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Fifth wheels, king pins face challenge from torque-rich electric trucks
Jason Cannon | March 5, 2018

When Tesla’s electric semi – a tractor Elon Musk himself says “handles like a sports car” – burst onto the scene in November, it did so with promises of a fully-loaded 0-60 time of about 20 seconds and promises of an ability to “out torque any diesel semi.”

Electric motors are known for the vast amounts of torque they can provide instantly, but the roller coaster-like torque that can propel Tesla’s Roadster to a 0-60 time of under 2 seconds doesn’t have a 40,000 pound trailer in-tow.

“Acceleration would be the worst-case scenario on the [fifth wheel] locking mechanism,” says Shane Wolfe, engineering manager for Fontaine Fifth Wheel, “and [it] would put an increased amount of force on the jaws at that rate.”

Even with the added force, the jaws are unlikely to fail.

Wolfe says the structure of the fifth wheel itself, including the frame assembly, could likely withstand massive amount of torque, as evidenced every time a driver has to come to a stop quickly.

“I would have no concern with the function of the fifth wheel or lower mounting structure attached to the frame of the truck with 60 mph over 20 seconds,” says Wolfe, “considering that there are many instances in braking where the truck goes from 60 to 0 in much less than 20 seconds with no adverse effects on the fifth wheel structure.”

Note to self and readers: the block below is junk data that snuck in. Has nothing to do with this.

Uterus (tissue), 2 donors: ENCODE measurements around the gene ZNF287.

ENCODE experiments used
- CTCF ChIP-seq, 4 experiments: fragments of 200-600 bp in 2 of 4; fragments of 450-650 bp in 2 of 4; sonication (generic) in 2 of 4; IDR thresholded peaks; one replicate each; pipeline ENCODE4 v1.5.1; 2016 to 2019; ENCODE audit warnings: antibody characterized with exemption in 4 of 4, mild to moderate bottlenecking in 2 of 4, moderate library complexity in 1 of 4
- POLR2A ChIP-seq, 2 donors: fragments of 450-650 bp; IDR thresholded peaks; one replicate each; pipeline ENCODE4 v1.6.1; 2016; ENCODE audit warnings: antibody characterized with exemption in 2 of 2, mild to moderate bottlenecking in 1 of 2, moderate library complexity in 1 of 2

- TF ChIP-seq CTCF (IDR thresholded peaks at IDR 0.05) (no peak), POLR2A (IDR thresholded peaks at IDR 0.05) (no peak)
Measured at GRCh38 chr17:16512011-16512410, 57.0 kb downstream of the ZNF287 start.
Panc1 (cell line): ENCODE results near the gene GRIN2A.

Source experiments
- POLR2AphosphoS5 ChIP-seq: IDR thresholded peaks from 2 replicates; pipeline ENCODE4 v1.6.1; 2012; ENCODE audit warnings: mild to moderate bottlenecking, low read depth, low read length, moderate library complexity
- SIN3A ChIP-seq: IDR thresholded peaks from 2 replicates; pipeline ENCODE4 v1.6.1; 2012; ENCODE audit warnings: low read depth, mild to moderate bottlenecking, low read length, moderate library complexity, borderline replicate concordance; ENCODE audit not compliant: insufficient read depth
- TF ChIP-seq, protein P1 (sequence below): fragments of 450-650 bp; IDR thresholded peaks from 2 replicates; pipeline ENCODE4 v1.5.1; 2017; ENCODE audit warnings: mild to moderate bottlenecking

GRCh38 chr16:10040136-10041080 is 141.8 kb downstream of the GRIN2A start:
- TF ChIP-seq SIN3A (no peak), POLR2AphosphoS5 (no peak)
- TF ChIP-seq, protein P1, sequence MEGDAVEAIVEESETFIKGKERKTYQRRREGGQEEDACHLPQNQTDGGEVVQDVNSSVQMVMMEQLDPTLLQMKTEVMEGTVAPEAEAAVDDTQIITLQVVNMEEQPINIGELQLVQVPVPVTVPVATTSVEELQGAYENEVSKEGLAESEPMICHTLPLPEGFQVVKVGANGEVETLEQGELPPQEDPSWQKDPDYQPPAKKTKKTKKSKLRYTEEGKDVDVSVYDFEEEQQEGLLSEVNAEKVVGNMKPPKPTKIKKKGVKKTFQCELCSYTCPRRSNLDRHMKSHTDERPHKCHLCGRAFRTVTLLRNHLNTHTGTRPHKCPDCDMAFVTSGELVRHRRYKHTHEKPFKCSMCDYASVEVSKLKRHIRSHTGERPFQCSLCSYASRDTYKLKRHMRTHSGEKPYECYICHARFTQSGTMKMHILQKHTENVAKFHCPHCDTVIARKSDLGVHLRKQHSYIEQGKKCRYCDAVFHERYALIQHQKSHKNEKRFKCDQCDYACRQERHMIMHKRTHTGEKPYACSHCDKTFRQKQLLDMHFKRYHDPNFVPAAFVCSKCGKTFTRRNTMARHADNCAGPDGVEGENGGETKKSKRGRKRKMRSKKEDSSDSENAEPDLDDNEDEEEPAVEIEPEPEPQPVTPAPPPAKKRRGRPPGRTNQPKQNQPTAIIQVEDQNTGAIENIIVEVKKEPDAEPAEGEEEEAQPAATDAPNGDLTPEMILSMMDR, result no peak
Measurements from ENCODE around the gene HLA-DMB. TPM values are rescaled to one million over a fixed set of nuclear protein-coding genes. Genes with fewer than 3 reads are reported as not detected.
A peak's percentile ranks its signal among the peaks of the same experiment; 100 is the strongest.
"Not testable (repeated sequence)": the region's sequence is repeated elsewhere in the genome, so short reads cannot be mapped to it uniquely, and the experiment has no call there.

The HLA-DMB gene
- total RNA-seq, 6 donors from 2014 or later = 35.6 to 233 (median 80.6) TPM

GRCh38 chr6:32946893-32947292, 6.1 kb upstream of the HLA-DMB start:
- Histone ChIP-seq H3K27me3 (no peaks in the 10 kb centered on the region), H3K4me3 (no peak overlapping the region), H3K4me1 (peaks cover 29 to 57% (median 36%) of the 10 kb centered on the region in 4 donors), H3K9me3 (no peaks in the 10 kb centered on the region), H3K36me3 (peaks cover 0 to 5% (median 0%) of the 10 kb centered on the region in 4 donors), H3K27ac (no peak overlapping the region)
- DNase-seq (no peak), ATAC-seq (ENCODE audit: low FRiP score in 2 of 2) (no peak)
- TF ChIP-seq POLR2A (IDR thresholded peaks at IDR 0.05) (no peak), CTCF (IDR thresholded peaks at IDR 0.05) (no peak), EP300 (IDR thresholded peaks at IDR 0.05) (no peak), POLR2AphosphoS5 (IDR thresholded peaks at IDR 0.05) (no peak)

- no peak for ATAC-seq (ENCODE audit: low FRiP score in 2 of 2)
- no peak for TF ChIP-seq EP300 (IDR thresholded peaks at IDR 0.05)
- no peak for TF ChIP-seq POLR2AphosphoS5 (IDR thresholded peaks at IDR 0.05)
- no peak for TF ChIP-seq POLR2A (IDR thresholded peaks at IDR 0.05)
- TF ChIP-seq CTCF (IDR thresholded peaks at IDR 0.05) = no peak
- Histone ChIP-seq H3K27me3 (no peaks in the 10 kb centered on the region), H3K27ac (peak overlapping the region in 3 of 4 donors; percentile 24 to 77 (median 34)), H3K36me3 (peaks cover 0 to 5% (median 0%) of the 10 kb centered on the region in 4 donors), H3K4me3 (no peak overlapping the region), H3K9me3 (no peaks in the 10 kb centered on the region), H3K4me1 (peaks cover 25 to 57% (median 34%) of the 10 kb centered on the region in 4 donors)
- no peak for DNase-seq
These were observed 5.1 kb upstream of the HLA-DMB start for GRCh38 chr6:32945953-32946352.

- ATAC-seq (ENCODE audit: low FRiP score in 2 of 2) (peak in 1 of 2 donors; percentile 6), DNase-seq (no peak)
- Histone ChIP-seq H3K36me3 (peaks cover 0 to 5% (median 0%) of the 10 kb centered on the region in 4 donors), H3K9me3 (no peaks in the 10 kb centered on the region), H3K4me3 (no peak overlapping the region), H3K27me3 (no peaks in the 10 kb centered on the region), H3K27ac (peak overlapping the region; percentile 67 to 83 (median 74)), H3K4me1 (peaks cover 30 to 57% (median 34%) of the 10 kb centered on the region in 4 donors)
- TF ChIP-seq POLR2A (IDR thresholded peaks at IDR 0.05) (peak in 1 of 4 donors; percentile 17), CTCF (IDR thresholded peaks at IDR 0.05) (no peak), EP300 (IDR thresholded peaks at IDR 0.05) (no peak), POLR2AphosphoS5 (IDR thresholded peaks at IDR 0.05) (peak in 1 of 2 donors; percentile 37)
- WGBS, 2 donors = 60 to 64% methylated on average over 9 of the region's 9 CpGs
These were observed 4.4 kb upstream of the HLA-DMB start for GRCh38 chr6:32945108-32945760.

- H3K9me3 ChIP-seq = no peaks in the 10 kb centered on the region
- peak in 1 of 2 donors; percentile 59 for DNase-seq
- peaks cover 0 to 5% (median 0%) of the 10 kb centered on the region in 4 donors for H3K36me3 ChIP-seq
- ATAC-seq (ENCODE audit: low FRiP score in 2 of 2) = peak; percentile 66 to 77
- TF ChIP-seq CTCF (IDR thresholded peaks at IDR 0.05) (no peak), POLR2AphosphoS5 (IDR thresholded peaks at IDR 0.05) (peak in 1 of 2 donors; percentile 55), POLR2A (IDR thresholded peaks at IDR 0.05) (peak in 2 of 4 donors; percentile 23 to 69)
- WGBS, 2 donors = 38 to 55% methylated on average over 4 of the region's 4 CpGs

Torque in an electric motor can be software limited, as is the case with Nikola’s electric powertrain tractor, but Mark Ehrlich, director of Wabash National’s van product line, says a trailer could safely withstand that kind of torque.

Jeff Bennett, vice president of engineering for Utility Trailer, owns a Tesla Model S and notes he loves “to jump to 60MPH in three seconds. But, like with a gas-powered car,” he adds, “that thrill waists energy and truckers are frugal.”

Bennett says for truckers brave enough to test the acceleration of their new electric truck, it will look a lot like this: (60mph-0)/20sec or (88ft/sec-0)/20sec=4.4feet/sec/sec, or (4.4f/s/s) / (32.2f/s/s) =.14Gs.

“Trailers and their payloads already accommodate much higher G-accelerations,” he says.

Ehrlich adds the sudden forward blast of acceleration also doesn’t change how the company thinks about cargo securement because there’s already focus on securement for emergency braking events.

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Jason Cannon is the Equipment Editor for Commercial Carrier Journal and Overdrive, and is a Class A CDL holder. Reach him at